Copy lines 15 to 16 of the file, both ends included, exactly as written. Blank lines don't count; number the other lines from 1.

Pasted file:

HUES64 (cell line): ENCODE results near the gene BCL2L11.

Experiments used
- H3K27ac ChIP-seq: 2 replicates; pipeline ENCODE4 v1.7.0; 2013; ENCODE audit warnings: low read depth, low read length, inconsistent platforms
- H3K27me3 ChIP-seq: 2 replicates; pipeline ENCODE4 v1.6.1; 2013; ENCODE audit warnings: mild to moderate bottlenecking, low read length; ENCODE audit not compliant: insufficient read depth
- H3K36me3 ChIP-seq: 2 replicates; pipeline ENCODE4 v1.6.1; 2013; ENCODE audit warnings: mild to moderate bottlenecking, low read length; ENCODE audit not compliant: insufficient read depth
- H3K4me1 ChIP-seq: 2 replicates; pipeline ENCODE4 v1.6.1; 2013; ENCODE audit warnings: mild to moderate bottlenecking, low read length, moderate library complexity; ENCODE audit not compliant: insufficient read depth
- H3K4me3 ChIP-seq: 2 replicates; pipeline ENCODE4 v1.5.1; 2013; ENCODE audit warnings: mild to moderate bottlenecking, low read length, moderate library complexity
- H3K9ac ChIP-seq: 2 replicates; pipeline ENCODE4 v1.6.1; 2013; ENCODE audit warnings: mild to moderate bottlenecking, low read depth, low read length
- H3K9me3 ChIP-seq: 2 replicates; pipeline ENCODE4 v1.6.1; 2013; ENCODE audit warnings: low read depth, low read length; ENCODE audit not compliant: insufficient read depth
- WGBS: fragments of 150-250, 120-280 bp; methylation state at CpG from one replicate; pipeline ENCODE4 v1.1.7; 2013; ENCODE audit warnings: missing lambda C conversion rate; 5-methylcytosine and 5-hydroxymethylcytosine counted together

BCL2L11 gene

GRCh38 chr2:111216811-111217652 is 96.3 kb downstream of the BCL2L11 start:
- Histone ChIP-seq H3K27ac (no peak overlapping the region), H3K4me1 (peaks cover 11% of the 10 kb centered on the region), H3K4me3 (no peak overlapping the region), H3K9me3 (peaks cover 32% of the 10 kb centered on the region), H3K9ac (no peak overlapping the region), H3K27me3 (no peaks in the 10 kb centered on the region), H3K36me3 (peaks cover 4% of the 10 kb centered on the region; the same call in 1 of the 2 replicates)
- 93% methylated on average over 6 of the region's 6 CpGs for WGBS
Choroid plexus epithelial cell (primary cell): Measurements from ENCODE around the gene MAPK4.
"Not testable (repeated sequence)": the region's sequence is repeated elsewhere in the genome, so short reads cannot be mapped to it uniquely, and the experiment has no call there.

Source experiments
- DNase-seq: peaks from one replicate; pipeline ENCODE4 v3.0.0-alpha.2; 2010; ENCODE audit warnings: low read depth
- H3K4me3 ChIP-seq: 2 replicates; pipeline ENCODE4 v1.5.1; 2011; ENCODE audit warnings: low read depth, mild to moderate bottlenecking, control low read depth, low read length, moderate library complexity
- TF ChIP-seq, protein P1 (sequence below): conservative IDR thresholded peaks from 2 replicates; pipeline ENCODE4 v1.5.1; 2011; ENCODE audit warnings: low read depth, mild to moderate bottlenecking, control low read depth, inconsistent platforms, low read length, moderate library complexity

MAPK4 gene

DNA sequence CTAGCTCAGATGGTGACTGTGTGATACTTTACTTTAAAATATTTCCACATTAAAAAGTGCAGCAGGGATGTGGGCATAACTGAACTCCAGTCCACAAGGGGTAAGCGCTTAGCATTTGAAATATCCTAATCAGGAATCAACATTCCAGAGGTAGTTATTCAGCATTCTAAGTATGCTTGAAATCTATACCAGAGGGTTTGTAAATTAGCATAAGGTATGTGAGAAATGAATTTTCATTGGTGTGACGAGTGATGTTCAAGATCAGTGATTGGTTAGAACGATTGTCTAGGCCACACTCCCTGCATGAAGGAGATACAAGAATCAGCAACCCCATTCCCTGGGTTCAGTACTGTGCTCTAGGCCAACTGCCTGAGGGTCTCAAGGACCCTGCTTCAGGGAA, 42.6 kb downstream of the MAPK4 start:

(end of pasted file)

Choroid plexus epithelial cell (primary cell): Measurements from ENCODE around the gene MAPK4.
"Not testable (repeated sequence)": the region's sequence is repeated elsewhere in the genome, so short reads cannot be mapped to it uniquely, and the experiment has no call there.